FRIDAY, July 10, 2015 (HealthDay News) -- Adults who look older than their years may be aging at an accelerated pace, new research suggests. The findings were published online July 6 in the Proceedings of the National Academy of Sciences.
The study team focused on 954 men and women who had been participating in an ongoing New Zealand study since their birth in 1972 to 1973. In 2011, the participants, then 38, underwent tests of kidney function, liver function, lung capacity, and metabolic and immune system strength. Cholesterol, blood pressure, dental status, eye structure, and heart health were also assessed, as was telomere length.
The researchers found a variance of up to 30 years in the different participants' biological age, although all were still free of any age-related disease. The team conducted a secondary analysis, comparing biomarker information collected in 2011 with information gathered six and 12 years earlier. That analysis showed that between ages 26 and 38 most participants aged at an equal biological pace. But some were gaining three biological years for every one chronological year. Still others had essentially stopped getting older, as their biological age was essentially on "pause."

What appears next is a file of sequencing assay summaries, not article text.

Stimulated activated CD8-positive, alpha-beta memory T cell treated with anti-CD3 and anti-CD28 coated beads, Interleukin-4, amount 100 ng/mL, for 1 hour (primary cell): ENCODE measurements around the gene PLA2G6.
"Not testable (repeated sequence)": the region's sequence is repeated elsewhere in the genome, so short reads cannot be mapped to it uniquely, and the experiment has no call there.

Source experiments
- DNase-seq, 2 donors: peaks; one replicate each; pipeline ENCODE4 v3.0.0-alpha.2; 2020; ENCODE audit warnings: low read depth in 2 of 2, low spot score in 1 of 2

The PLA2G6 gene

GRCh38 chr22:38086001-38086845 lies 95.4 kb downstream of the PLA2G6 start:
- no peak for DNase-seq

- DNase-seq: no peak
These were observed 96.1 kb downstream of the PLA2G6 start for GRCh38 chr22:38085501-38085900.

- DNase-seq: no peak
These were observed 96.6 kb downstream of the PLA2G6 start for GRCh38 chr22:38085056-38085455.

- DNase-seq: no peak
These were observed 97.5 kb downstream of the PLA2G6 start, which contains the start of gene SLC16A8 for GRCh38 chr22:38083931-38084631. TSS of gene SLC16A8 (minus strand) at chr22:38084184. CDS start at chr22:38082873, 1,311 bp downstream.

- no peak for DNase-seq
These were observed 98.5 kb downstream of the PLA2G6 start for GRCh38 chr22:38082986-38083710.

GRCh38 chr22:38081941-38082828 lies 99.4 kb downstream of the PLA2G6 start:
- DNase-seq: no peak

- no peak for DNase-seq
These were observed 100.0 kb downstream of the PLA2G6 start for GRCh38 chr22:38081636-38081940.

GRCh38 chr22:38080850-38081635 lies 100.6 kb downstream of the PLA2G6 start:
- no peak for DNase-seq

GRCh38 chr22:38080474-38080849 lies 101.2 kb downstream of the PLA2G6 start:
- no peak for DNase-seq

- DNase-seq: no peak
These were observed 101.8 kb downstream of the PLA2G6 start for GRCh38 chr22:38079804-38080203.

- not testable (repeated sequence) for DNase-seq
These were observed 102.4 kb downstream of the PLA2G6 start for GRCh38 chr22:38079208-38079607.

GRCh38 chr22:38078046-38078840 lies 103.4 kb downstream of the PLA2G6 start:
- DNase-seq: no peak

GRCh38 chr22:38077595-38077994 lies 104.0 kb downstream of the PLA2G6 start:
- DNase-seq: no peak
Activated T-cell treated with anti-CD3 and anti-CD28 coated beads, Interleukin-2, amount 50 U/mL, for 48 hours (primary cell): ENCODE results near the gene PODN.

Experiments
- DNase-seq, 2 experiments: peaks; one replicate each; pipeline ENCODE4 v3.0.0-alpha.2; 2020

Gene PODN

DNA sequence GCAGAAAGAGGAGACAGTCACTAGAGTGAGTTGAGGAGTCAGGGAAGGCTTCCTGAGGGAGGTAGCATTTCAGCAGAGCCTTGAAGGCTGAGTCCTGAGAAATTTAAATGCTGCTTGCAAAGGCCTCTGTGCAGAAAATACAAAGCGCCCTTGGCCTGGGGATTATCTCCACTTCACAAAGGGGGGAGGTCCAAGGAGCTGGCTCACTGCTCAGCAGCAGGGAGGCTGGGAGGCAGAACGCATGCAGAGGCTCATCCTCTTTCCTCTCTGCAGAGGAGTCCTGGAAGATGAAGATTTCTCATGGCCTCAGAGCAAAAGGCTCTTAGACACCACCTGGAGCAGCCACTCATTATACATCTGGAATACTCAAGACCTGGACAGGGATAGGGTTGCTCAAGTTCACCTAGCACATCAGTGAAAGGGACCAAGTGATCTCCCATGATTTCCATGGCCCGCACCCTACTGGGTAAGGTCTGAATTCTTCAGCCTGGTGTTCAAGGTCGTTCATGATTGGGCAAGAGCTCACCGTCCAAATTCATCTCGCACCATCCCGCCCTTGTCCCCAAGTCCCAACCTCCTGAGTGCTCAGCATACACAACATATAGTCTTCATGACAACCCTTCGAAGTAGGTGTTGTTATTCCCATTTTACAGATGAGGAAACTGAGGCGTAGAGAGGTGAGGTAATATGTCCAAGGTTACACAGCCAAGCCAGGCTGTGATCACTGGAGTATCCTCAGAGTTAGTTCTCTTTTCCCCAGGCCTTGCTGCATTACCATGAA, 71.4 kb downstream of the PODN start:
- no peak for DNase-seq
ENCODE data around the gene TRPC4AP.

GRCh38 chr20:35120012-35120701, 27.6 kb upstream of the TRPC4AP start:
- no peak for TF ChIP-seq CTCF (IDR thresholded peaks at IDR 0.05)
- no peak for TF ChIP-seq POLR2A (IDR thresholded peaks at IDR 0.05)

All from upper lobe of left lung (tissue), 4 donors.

The researchers also found that the older their biological age, the worse the participants fared on physical and mental acuity tests. The fast-agers showed worse balance and poorer motor coordination, and reported having more trouble with tasks such as climbing stairs or carrying groceries. "This showed that already early in life we can see symptoms of advanced age in young people, symptoms that correspond to declining physical and cognitive function, long before age-related disease actually develops," lead author Daniel Belsky, Ph.D., an assistant professor of medicine at Duke University's School of Medicine and Center for Aging in Durham, N.C., told HealthDay.